Impact on Govt’s new bus contracting model on SMRT and SBST

Asked the Minister for Transport (a) what are the reasons for having SMRT and SBS Transit continue running nine out of 12 bus contract packages without a competitive tender in the initial period of the new bus contracting model even after their Bus Service Operating Licences (BSOL) expire on 31 December 2016; (b) whether during this initial period SMRT and SBS Transit will benefit from being paid the service fee with no fare revenue risk while not being subject to competition for their nine negotiated packages; and (c) when does LTA expect to put out a competitive tender for all 12 bus packages.

Parliamentary Question on 4 August 2014

Mr Gerald Giam Yean Song asked the Minister for Transport (a) what are the reasons for having SMRT and SBS Transit continue running nine out of 12 bus contract packages without a competitive tender in the initial period of the new bus contracting model even after their Bus Service Operating Licences (BSOL) expire on 31 December 2016; (b) whether during this initial period SMRT and SBS Transit will benefit from being paid the service fee with no fare revenue risk while not being subject to competition for their nine negotiated packages; and (c) when does LTA expect to put out a competitive tender for all 12 bus packages.

Mr Lui Tuck Yew (Minister for Transport): The move to the Government contracting model is a major shift, involving more than 270 bus services across the country. The LTA is therefore adopting a gradual approach by tendering three packages initially while retaining the current operators in the remaining nine packages. This is to ensure a smooth transition and minimise the risk of disruption to bus services and inconvenience to commuters. A gradual transition provides time for new operators to become familiar with our market, and for LTA to refine and improve on the tendering and handover processes for each successive tender.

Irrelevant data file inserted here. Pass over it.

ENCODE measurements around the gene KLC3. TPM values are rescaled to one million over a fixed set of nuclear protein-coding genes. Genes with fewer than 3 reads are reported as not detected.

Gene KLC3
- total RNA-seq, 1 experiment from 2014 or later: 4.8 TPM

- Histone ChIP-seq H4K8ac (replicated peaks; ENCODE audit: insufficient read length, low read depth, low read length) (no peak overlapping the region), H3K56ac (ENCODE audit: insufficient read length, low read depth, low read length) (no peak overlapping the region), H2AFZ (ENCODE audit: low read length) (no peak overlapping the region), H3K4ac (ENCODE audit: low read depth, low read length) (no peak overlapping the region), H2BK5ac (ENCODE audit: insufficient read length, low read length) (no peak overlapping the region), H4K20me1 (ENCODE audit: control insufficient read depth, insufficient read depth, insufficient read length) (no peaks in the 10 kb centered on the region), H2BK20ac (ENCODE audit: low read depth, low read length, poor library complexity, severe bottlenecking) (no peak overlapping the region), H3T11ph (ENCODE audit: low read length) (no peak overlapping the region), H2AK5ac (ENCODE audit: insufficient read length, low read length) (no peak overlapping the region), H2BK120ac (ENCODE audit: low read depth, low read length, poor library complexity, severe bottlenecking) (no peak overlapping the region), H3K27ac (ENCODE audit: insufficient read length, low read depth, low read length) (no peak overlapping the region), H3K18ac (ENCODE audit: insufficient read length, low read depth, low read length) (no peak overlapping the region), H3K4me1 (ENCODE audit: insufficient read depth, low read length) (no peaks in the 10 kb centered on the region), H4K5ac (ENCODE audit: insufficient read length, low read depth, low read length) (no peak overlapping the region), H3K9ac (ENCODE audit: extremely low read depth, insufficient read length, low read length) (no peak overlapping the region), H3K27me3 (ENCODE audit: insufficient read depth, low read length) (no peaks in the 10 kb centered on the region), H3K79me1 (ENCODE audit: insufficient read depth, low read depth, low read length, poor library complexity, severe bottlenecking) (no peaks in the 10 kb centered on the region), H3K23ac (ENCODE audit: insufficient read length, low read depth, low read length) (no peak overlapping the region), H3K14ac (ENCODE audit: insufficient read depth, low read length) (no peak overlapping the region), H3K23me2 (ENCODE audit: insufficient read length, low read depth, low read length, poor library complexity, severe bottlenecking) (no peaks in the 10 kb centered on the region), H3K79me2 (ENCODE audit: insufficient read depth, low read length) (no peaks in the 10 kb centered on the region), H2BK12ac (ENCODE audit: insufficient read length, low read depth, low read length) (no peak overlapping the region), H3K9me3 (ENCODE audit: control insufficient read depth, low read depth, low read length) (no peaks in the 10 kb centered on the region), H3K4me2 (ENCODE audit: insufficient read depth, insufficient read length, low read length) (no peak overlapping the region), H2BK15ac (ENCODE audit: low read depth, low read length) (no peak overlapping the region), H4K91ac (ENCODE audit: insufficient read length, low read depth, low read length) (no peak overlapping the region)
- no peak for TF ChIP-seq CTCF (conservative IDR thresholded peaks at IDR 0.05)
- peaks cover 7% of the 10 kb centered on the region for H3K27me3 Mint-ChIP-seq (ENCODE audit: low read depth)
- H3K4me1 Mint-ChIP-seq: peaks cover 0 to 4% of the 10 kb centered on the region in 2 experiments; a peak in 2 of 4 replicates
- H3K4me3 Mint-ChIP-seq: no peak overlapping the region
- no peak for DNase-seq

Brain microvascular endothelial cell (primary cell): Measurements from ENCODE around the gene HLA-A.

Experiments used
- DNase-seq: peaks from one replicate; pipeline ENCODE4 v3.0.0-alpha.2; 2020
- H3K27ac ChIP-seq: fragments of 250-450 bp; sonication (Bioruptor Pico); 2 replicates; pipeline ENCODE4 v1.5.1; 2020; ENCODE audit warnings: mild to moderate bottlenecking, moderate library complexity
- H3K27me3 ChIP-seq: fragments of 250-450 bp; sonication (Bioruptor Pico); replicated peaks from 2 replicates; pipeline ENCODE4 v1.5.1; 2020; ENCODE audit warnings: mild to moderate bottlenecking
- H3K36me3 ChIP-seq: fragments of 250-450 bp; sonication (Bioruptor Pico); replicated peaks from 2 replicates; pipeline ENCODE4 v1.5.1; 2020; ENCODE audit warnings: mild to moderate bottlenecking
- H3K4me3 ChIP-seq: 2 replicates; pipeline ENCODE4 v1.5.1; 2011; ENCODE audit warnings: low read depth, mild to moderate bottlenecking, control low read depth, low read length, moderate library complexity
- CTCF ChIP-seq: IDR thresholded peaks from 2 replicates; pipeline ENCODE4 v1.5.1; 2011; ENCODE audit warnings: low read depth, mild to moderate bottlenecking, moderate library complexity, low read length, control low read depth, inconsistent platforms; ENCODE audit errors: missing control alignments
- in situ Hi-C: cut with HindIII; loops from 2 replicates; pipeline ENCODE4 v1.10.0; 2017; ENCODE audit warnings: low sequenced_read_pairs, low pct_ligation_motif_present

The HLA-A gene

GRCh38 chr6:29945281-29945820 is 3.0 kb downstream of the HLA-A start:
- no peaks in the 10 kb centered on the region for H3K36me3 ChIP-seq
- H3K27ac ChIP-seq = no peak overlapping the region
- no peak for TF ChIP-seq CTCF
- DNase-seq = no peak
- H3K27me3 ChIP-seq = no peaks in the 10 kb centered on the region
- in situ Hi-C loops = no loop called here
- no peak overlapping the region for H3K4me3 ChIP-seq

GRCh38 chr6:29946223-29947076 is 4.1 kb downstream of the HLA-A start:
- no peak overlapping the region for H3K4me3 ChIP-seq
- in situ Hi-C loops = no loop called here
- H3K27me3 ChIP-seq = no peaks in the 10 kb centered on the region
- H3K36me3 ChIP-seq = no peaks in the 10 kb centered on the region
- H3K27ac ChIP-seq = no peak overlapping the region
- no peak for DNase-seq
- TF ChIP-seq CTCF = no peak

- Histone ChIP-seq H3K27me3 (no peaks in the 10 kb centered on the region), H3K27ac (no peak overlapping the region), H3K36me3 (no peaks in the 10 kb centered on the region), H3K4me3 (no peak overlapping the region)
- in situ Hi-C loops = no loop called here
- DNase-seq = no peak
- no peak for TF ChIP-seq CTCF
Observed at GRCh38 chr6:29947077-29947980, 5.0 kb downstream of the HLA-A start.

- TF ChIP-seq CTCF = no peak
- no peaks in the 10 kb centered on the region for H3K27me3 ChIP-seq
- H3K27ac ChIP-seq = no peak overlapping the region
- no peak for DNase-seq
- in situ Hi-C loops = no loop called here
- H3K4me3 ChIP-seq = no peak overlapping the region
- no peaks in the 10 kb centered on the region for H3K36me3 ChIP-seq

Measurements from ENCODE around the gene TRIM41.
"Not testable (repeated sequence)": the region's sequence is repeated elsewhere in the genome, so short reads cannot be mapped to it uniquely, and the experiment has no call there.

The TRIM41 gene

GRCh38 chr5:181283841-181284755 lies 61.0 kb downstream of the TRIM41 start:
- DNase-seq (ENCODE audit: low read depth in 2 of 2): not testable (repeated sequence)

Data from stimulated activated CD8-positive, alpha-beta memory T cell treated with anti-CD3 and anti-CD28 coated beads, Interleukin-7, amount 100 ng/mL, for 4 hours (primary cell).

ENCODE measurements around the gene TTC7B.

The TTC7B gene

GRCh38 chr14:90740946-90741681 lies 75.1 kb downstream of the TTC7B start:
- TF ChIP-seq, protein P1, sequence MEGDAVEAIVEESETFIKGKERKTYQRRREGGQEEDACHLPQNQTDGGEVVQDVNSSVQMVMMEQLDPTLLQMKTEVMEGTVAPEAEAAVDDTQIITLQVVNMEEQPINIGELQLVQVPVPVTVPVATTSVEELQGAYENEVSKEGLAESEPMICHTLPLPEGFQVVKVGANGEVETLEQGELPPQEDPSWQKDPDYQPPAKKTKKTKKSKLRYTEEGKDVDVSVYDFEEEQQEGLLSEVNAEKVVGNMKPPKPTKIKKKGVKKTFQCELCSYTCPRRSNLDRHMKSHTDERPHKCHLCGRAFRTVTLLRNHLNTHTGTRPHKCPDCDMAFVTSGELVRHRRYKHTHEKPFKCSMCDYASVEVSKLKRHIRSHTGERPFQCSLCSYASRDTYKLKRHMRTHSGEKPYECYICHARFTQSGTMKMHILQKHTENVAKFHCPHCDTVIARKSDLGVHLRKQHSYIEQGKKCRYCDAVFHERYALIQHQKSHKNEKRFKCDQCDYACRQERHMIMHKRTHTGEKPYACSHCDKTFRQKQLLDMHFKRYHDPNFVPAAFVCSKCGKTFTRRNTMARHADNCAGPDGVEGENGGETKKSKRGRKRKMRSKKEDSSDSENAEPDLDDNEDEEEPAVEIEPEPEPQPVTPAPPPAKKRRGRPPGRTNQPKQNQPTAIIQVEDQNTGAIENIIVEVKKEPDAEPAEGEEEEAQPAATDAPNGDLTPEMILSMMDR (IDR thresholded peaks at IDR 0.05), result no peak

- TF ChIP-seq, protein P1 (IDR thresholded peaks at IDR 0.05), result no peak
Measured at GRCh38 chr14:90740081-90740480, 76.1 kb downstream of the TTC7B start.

The Bus Service Operating Licences (BSOL) of SMRT and SBST will expire on 31 August 2016. At that time, the nine packages that they will continue to run will also move to a Government contracting model. Since the service standards for these nine packages will be similar to that of the three tendered packages, we can use returns from the competitive tenders as a reference for our negotiations with the operators on the nine packages. Contracts for the nine packages will vary in duration and we will continue to gradually move more of them in phases towards competitive tendering when the contracts expire. We expect more than half of bus packages to be competitively tendered by the early 2020s, and the rest thereafter.

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Source: Singapore Parliament Reports (Hansard)

Author: Gerald Giam

Gerald Giam is the Member of Parliament for Aljunied GRC. He is a member of the Workers' Party of Singapore. The opinions expressed on this page are his alone.